In Belgium, Jenever is traditionally served in tulip-shaped glasses, which are held by the stem and then tilted forward to drink. In the Netherlands, Jenever is often enjoyed as a "kopstoot," which means "headbutt" in Dutch.

ABV: 35%-50% |Tasting Notes: Botanical, malty, juniper, anise, coriander, smooth | Food Pairing: Seafood, pork, desserts

30. Best Medicinal: Zivania - Cyprus

Bottles of Zivania - Image by Cyprus Island

Bottles of Zivania - Image by Cyprus Island

Zivania is a brandy made in Cyprus from grape pomace (wine or grape residue retained from winemaking) and dry wines sourced locally. Aside from drinking, Cypriots also use it to treat wounds, colds, and toothaches, massage body parts, and keep warm during winter.

Zivania’s flavor and aroma develop when it ages, making it a special treat for first-time drinkers. Visitors to Cyprus are traditionally greeted with ice-cold Zivania, dried nuts, Turkish delight, and other local appetizers.

ABV: 45% | Tasting Notes: Cinnamon, figs, nutmeg, raisins, citrus | Food Pairing: Soutzouki, lountza, tsamarella, nuts, cheese, Meze

Related: The Best Wine Presses

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31. Best Natural: Horilka - Ukraine

Glass of Horilka with bread and garlic

Horilka comes from the Ukrainian word "горіти" (hority), which means "to burn,” a reference to the burning of liquor to determine its alcohol content.

Its earliest known ancestor was created by a Persian doctor in the 10th century. In the 15th and 16th centuries, Horilka made its way to Ukraine and became a staple of Cossack culture.

Today’s version is produced from grains such as wheat, barley, and rye which are carefully selected and milled, mashed, and fermented to perfection. Some distillers innovate with other ingredients, such as honey, berries, or herbs, to give them a complex flavor.

ABV: 40% | Tasting Notes: Clean, neutral, grain-forward, subtle sweetness | Food Pairing: Traditional Ukrainian dishes, pickled vegetables, hearty meat dishes

32. Best for Social Gatherings: Ţuică - Romania

Bottle of Ţuică in a store - Image by Arthur Cantina
Bottle of Ţuică in a store - Image by Arthur Cantina

The ritual of drinking Ţuică, a plum liquor, before a meal is ingrained in the country’s culture and considered an essential part of the dining experience. It’s common to start the day with a shot of Ţuică, accompanied by a classic breakfast spread.

Romanians have compared it to moonshine, as it is not subject to the same regulations as commercially produced alcohol. Even now, producers are only taxed if they choose to report their profits.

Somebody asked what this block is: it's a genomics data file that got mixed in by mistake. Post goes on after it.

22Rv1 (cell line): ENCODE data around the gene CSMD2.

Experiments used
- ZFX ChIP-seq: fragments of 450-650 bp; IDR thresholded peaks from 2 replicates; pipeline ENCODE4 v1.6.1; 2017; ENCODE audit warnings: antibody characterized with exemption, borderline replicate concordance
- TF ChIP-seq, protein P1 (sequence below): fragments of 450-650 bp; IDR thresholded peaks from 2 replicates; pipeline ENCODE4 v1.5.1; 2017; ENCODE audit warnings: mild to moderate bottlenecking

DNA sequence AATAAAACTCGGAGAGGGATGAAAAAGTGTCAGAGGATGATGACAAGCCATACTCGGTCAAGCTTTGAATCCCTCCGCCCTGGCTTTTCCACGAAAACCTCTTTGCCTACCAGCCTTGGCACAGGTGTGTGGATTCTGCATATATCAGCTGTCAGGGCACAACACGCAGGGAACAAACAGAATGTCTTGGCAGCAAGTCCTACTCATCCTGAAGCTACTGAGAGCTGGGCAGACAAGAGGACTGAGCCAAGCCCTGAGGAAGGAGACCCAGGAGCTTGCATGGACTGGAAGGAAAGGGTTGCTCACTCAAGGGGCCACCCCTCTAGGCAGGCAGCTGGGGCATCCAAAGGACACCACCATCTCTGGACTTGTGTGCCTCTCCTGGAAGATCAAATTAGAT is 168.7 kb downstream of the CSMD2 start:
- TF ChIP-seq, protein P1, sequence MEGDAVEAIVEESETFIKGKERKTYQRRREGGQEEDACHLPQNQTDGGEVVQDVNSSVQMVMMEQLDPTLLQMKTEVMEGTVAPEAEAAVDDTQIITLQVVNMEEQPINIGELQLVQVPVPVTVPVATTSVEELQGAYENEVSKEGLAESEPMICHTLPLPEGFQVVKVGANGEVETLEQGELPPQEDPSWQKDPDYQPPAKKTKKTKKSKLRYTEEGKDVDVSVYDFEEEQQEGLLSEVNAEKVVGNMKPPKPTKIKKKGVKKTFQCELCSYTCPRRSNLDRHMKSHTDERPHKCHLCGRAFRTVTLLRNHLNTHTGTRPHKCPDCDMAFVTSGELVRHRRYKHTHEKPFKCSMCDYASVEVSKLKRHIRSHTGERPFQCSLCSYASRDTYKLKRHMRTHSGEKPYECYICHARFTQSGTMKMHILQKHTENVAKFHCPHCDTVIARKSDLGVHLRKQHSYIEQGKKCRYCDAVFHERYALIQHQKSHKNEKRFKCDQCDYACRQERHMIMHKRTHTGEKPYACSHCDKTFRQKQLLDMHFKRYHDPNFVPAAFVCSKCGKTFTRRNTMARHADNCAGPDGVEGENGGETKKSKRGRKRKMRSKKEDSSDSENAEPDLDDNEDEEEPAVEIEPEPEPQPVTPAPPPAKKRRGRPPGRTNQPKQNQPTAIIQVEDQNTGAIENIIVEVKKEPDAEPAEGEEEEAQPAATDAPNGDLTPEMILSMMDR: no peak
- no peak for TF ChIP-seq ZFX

ABV: 25%-65% | Tasting Notes: Fruity, strong, floral, fresh, prunes, caramelized plums | Food Pairing: Cured meats, polenta, cabbage rolls, sweet bread, lamb haggis

33. Best Kosher: Slivovitz - Serbia

Slivovitz in round bottles - Image by Serious Eats
Slivovitz in round bottles - Image by Serious Eats

Slivovitz, also known as Šljivovica, is a type of Rakija made from fermented and distilled plums and has a long history in Serbia and other countries in the Balkan region. It’s typically colorless, although it can have a slightly yellow or amber tint from the aging process.

It’s also kosher since it’s free from grains, making it popular among the Jewish community, and they often drink it during Passover. Slivovitz can also be seen during other special occasions, such as weddings, where it is typically served in small shot glasses.

ABV: 40%-70% | Tasting Notes: Plum, jam, almond, oak, stone fruits | Food Pairing: Dried fruits, nuts, vegetables, fish

34. Best Pure Taste: Koskenkorva Viina - Finland

Bottle of Koskenkorva Viina

Koskenkorva Viina is a type of Finnish vodka made from locally grown barley and pure spring water from the village of Koskenkorva, located in southern Ostrobothnia, Finland. It is often referred to simply as "Koskenkorva."

One of the unique things about Koskenkorva Viina is that it is made using a continuous distillation process, allowing a high level of purity and consistency in the final product. The production process also emphasizes sustainable practices.

ABV: 38% | Tasting Notes: Clean, smooth, grainy, neutral | Food Pairing: Pickled herring, Finnish rye bread, smoked salmon, herring